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Friday, July 24, 2009

Food for thought: Fill your cart with healthy things and lead a healthier life

From the cereal aisle to the deli to all aisles in between, the number of products available can be overwhelming. Dietitians from Backus recently helped decipher some healthy choices out of the dizzying array of items found on supermarket shelves.

View a video from their supermarket tours here.

What are your supermarket questions, ideas and tips?


Anonymous said...

Is organic produce worth the extra money?

Anonymous said...

I am currently nursing my son, and have been told to avoid dairy, soy, wheat, eggs, shellfish, acidic food, berries, nuts, legumes and spicy foods due to allergies. (Blood in his diaper). I have introduced wheat, berries, nuts and beans back in, and he seems ok. Without dairy, eggs, etc, how can I be sure I'm getting enough calcium, protein, and other vital nutrients?

Wendy Kane said...

Whew, that's alot to cut out of your diet. I'm impressed you managed it, even temporarily. Do you or your husband have a history of food allergies?

I too had a similar experience with my second daughter and when she was a month old was told to eliminate dairy. Luckily that was what did the trick. What I learned through the process was that the milk protein I was ingesting was passing into my milk and my daughter's immature gi tract couldn't handle it. So for the next year I was dairy free, but very concerned with my calcium intake. I recommend you take a calcium supplement with D and K in it. Viactiv chews or Adora calcium chocolates are both very good. Also, if you're not already doing it, continue taking your pre-natal vitamins. Pizza without cheese can be very good by the way.

Now, you've reintroduced a few items without side effect. I recommend you continue to do this, saving dairy for last. Reintroduce one item at a time, wait 3-4 days before trying the next item on the list. If your son can handle soy in your diet than you've opened the door to soy milk, soy based ice cream, soy cheese etc. This is a great protein alternative and if you used the calcium fortified variety that will be great. Rice milk is another alternative, again look for calcium fortified if possible.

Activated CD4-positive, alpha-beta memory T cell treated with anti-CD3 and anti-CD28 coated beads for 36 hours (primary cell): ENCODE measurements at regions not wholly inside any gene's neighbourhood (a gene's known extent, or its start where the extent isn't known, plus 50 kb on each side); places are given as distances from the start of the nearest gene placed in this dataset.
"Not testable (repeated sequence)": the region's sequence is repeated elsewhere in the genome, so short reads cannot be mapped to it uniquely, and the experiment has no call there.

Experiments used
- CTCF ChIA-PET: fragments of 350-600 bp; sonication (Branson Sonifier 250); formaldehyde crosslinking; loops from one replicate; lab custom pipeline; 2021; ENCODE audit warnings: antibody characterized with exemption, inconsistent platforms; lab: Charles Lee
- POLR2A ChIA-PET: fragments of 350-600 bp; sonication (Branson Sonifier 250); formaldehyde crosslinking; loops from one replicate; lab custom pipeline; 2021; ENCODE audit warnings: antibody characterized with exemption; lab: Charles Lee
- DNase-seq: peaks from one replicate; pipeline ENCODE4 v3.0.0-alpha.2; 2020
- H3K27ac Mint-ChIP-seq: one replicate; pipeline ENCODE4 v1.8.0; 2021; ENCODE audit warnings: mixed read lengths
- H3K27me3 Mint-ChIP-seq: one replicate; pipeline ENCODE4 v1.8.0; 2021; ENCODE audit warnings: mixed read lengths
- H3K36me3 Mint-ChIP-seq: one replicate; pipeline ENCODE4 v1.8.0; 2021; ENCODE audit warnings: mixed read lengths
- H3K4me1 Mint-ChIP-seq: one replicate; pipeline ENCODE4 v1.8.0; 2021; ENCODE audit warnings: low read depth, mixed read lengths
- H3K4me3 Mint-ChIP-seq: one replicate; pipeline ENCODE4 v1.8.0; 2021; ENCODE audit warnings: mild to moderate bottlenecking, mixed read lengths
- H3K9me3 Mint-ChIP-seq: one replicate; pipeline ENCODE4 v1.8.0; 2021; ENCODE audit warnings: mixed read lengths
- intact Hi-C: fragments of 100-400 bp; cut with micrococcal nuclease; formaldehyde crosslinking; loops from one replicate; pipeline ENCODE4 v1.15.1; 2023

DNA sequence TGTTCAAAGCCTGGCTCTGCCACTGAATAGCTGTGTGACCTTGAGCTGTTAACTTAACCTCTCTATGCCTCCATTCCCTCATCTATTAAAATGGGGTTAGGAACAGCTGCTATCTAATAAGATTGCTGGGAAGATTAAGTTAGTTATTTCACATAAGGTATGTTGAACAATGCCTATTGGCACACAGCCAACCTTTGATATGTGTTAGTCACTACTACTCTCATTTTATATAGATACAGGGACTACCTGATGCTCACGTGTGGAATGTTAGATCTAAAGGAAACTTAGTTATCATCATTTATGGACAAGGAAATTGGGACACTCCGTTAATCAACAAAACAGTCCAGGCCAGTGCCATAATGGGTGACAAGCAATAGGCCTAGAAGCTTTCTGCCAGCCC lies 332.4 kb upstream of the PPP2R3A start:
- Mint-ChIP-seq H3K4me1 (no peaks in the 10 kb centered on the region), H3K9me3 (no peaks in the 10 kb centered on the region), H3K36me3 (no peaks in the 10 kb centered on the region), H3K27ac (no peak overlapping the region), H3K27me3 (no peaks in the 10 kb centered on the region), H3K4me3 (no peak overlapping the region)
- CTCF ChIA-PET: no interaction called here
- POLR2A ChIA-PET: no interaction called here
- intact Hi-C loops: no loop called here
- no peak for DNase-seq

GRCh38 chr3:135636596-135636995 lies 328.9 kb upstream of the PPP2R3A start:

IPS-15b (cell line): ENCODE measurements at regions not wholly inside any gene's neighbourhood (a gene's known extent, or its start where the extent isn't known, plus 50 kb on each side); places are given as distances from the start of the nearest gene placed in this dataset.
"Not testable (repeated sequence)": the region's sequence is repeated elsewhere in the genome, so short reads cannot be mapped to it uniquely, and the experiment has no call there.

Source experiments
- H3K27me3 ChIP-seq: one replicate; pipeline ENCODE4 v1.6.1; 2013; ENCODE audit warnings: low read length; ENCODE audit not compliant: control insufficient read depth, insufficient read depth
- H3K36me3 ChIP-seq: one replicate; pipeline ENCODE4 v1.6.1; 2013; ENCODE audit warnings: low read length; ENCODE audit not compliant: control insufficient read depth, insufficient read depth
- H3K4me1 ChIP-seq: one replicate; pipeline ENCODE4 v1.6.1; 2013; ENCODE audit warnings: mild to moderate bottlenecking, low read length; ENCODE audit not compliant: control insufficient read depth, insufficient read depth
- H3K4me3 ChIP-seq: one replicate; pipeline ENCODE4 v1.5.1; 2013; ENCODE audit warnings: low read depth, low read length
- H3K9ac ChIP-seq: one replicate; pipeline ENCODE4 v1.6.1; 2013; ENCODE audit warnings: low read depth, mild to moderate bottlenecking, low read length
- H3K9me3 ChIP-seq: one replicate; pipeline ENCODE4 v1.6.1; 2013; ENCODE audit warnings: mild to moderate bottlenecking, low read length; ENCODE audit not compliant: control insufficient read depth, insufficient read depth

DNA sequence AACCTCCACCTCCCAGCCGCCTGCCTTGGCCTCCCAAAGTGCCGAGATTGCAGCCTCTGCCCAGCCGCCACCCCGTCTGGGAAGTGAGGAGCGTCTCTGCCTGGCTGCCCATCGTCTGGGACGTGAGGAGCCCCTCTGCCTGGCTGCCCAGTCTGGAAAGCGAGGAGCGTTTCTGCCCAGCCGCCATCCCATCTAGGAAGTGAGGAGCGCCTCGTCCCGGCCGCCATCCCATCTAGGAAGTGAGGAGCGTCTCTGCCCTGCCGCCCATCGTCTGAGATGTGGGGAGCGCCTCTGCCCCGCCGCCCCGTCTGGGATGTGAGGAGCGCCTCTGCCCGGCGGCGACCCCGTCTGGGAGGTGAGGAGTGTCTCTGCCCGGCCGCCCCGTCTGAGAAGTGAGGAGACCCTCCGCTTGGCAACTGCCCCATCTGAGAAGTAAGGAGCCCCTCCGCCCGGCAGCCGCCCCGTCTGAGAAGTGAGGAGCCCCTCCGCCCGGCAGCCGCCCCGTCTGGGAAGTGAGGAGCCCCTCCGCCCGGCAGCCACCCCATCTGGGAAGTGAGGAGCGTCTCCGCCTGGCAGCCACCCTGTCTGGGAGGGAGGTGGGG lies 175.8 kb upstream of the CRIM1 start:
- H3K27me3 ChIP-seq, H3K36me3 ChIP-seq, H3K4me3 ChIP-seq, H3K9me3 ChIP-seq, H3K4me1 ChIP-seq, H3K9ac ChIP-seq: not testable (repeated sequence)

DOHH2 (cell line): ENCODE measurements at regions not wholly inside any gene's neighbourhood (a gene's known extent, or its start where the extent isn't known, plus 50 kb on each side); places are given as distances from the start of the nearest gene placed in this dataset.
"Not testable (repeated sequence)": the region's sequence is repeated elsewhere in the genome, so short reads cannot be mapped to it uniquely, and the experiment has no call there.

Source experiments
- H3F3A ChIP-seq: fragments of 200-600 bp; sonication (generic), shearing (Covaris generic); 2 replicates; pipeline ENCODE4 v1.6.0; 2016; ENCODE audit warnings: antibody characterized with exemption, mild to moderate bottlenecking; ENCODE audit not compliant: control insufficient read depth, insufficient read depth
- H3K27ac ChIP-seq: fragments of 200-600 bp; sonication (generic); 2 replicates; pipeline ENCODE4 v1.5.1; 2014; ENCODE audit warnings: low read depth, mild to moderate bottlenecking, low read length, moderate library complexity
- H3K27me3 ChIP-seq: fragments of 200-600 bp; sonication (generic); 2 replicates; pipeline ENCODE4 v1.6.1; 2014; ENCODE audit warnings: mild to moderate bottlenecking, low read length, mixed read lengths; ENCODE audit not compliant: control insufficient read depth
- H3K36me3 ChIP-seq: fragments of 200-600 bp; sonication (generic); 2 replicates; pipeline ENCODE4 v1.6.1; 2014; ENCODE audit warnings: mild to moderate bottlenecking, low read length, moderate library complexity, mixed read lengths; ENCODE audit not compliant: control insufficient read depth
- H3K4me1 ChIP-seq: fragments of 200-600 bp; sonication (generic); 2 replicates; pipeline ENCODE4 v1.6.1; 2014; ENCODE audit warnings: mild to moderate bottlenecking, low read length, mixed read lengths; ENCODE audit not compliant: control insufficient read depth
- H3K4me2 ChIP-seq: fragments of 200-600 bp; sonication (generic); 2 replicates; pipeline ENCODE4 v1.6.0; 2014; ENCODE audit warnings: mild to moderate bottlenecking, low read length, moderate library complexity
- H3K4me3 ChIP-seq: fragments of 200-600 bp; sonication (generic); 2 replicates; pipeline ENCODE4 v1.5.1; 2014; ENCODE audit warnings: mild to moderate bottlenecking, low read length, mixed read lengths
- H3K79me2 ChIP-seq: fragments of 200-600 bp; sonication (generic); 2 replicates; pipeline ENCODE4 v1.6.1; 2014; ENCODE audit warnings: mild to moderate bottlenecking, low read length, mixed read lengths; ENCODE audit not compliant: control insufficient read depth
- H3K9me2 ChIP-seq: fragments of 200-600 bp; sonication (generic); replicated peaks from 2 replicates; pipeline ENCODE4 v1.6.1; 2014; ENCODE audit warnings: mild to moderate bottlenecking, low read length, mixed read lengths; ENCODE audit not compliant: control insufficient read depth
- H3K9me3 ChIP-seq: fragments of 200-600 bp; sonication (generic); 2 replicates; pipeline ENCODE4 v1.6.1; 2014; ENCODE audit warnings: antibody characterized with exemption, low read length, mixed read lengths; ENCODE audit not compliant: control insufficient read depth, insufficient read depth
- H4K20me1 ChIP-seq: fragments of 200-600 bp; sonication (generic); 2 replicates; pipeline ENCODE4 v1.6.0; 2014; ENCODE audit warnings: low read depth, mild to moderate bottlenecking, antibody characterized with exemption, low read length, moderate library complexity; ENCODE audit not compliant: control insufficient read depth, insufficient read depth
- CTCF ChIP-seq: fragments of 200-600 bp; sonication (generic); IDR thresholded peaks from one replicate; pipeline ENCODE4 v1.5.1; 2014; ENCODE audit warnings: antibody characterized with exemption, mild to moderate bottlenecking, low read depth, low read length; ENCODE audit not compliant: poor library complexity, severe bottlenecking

Even if you keep some of these items out of your diet you can still enjoy animal protein (minus egg). Be sure to incorporate lean meats (chicken, turkey, fish, lean beef and pork) Aim for 7-8 ounces/day. Most fruits and vegetables should be fine. You've added back in wheat, so you can continue to choose from whole grains, cereals and high fiber pasta etc. Dreamfields pasta and I beleive Barrilla Plus offer a higher protein product vs. regular pasta.

A few things I learned
Soy Delicious Ice cream was really good
Cheeseless pizza really helps you determine what restaurants make the best sauce
Read ingredient lists carefully. Milk hides in alot of things. (casein, milk protein, whey are terms for dairy)
Check out its a food allergy website full of great info.

Let me know how it all works out.
Good luck,

gipsey0777 said...

I am always confused about breakfast cereals. I remember hearing a suggestion to be concerned mainly with fiber and sugar content, but I cant remember what guideline to use... I have two young children who have never had typical kids cereals, and Id like to keep it that way! Also, can this same guideline be used for breakfast/snack bars for my husband when he leaves early, skipping breakfast?